The lesson of 2020? Colored women know how to win opinions | opinion.


Exactly one year before election day, we at She the People courageously declared that colored women would take the road to victory. And with the results from Pennsylvania and Georgia, it is clear that our organization, our commitment and our fight against voter oppression have paid off.

It was Stacey Abrams who has held this vision for over a decade. From her New Georgia project to Fair Fight, she built the infrastructure and organizational capacity to harness the political power of colored communities, and here we are. Thanks to her tireless work, Joe Biden is the next president of the United States, and the Democrats have a real chance of entering the Senate in two runoff elections in Georgia in January.

Georgia and Pennsylvania, as well as Arizona, Wisconsin and Michigan, demonstrate the organizing power of colored women and their years of efforts to expand and protect the voting rights of black and brown communities. On the ballot, we cast votes in record numbers.

While the ballots were still being counted this week, most white mobs flocked to the counting locations and shouted, “Stop the count!” in the very cities where we demonstrated our electoral strength-from Detroit to Phoenix and Philadelphia. In his desperation, Trump himself tweeted “Stop the Count! Thursday, after falsely claiming victory early Wednesday morning.

These are just the latest ugly tricks by Trump and his followers to stop the power of our voice and destroy the very foundation of our democracy. By fighting for every vote to be counted, we colored women have held high the deepest and most sacred pillars of American life. In 2020, the American patriot is a woman of color.

We asked for a colored woman on the presidential list, and we got one in Kamala Harris. People’s listening sessions and polls made it clear that a woman of color as vice presidential candidate would give energy to the women colored voters. And she did.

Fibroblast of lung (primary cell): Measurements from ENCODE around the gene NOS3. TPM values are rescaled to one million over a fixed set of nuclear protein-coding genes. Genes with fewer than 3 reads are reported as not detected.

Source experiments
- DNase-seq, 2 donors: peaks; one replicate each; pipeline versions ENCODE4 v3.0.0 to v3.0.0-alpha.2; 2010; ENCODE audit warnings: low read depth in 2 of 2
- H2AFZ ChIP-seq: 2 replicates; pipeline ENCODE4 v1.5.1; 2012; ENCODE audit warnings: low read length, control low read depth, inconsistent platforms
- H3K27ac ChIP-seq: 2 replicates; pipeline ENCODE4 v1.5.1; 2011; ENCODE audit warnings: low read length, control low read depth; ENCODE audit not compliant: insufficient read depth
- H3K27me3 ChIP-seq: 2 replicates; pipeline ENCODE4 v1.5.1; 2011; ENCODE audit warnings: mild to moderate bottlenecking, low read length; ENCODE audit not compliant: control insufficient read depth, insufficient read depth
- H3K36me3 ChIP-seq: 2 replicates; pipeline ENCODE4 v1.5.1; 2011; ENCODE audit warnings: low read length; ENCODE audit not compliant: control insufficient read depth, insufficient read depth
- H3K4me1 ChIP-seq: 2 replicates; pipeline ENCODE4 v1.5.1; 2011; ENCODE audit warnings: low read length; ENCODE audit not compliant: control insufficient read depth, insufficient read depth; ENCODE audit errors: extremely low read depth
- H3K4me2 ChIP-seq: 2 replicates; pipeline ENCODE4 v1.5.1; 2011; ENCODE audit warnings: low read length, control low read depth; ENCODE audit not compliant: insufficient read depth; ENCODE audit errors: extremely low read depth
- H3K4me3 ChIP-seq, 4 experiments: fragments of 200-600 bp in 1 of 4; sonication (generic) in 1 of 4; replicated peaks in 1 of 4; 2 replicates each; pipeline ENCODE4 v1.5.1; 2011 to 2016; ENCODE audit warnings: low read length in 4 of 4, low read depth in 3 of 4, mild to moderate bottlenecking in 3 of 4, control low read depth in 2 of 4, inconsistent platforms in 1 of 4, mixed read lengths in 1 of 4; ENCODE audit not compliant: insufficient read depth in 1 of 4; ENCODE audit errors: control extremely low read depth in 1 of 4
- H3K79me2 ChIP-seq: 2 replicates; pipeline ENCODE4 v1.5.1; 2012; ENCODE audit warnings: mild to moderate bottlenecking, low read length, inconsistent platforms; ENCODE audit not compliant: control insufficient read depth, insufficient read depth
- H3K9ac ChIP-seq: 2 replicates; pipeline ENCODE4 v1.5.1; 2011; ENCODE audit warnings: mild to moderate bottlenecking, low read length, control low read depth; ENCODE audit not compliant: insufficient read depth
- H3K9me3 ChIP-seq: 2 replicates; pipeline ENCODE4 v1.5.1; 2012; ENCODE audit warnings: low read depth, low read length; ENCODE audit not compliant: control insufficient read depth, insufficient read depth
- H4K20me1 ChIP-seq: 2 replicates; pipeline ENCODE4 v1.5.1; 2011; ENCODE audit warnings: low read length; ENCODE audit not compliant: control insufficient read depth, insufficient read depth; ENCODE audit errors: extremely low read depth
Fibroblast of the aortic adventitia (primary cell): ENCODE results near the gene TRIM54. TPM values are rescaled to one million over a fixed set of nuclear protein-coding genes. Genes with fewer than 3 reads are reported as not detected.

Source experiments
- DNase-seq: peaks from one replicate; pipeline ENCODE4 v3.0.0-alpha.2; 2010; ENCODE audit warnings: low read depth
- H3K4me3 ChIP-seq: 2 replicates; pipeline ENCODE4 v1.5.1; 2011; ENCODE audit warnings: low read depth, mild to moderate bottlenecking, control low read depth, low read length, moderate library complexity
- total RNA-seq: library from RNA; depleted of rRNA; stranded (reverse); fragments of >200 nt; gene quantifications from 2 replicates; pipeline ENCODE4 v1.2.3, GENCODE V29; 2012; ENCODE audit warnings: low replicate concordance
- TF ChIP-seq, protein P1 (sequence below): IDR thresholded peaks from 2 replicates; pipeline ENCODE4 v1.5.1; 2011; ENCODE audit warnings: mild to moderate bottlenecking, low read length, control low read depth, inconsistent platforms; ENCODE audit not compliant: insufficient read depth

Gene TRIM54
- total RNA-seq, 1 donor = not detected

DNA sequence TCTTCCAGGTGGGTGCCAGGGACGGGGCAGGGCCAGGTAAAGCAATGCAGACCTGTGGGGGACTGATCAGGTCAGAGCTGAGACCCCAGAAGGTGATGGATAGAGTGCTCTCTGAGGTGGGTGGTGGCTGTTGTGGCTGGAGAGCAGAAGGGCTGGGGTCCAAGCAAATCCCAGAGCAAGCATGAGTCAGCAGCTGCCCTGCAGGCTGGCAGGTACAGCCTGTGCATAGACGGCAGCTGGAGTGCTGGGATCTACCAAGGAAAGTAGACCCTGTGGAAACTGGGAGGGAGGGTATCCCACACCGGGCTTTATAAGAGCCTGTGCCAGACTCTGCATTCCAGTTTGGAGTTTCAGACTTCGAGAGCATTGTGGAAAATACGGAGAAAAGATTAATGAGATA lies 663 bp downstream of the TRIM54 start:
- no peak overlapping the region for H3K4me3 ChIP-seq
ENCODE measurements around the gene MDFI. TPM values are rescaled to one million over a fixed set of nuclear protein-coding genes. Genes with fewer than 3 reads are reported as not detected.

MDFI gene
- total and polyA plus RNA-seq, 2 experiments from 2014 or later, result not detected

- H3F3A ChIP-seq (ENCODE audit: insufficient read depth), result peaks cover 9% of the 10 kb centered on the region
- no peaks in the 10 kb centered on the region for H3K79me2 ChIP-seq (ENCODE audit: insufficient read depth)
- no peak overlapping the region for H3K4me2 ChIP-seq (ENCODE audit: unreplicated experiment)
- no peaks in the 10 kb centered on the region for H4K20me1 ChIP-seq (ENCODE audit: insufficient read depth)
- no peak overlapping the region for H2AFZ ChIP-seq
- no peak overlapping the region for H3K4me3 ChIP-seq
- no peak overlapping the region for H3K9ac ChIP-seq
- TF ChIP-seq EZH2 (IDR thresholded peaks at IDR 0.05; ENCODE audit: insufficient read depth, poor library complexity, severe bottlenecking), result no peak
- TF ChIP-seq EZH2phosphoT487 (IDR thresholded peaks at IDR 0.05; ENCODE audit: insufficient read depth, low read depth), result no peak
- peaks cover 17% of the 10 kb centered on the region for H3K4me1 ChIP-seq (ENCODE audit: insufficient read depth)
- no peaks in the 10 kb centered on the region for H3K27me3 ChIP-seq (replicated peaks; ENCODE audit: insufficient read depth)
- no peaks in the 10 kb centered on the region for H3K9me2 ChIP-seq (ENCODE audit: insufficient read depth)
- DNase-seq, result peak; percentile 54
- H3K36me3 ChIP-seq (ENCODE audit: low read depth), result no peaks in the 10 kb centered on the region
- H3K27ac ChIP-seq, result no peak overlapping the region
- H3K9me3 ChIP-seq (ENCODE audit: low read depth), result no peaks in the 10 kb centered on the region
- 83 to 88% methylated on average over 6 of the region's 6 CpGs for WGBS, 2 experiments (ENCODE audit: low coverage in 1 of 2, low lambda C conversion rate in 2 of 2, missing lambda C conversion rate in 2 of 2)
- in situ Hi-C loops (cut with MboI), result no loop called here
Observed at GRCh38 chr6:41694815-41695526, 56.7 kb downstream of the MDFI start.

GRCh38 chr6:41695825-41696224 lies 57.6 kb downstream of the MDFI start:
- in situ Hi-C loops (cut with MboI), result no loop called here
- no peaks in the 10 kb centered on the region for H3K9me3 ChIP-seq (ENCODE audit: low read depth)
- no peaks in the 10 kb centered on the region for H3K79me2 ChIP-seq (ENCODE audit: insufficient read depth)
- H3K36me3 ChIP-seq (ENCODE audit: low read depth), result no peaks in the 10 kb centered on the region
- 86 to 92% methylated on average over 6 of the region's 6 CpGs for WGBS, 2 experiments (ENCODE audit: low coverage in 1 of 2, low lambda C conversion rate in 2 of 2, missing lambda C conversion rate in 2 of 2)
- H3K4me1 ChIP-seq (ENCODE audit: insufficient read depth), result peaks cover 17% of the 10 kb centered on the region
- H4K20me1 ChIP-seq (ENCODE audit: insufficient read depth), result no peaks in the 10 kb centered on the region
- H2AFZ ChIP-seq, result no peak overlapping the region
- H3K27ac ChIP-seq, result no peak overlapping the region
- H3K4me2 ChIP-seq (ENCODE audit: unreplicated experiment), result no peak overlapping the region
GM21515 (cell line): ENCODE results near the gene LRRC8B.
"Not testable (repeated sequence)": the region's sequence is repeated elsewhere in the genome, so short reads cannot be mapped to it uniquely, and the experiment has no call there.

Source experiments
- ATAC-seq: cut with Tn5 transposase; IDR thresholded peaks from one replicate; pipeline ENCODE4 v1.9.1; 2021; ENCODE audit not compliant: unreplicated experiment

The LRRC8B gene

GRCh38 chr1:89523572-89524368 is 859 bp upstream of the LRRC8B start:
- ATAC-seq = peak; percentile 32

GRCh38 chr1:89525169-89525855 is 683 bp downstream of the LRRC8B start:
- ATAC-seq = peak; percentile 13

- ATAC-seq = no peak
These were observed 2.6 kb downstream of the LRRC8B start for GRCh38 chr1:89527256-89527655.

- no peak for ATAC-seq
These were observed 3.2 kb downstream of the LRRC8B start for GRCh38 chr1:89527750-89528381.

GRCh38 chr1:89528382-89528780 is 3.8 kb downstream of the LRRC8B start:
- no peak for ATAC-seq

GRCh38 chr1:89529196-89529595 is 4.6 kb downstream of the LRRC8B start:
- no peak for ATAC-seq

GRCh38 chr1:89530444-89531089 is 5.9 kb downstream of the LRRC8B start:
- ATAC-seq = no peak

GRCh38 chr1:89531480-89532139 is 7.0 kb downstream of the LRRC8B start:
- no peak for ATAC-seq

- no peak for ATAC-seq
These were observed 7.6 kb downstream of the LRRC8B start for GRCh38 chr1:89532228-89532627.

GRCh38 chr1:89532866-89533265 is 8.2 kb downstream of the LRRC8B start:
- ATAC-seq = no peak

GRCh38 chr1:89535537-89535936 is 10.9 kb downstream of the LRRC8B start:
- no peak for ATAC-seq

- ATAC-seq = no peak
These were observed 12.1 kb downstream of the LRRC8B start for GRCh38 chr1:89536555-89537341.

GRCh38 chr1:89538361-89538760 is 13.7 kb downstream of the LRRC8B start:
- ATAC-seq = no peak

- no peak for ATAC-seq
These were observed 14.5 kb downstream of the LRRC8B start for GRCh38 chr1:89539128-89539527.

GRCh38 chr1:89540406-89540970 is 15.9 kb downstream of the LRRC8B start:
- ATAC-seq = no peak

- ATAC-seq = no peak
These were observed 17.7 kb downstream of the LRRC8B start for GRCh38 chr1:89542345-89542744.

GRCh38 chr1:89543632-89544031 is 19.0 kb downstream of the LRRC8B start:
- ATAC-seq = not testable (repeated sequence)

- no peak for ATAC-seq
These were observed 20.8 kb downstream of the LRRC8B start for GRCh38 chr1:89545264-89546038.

It turned out that women of color in the contested states voted in a number that dwarfs the 2016 number. It is because of colored women that the Democrats were able to win battlefield states. Early voting data showed that in Georgia, for example, 258,000 more women of color voted early in 2016 during the same period, an increase of 69 percent according to an analysis based on Catalan data. We have seen this kind of historic voter turnout in all contested states, and it has paid off in many ways.

With Harris, we will have the first black and Asian-American vice president in history.

The four colored Congresswomen known as Squad Representatives – Ilhan Omar of Minnesota, Alexandria Ocasio-Cortez of New York, Rashida Tlaib of Michigan, and Ayanna Pressley of Massachusetts – won re-election, along with Deb Haaland of New Mexico, one of the first Native American women to serve in Congress.

The cadre will return to Washington stronger than ever, with Black Lives Matter activist and Pastor Cori Bush as U.S. representative of Missouri, reproductive rights lawyer and former leader of the Democratic Party of Georgia Nikema Williams as U.S. representative of Georgia, and climate justice lawyer Teresa Leger Fernandez as U.S. representative of New Mexico.

Down-ballot races are races where our leaders can directly influence our daily lives, from education to health and social services to police brutality. Local organizer Gabriella Cásares-Kelly won her race as a Pima County recorder in defense of the voting rights of the Native American and Latinx communities in southern Arizona. Racial justice attorney Francesca Hong is the first Asian to be elected to the Wisconsin State Assembly. Felicia Brabec is the youngest member of the Michigan House of Representatives that recently passed and implemented the groundbreaking Washtenaw Racial Equity Policy.

Colored women will govern with honor, integrity, compassion and a tireless commitment to the pursuit of justice. This is who we are. This is who we have always been. This day is the result of the momentum built by women in colored organizations across the country, from Abrams’ New Georgia Project to One Arizona to One PA, who are committed to engaging, mobilizing and revitalizing colored communities.

When we learn a lesson from the year 2020


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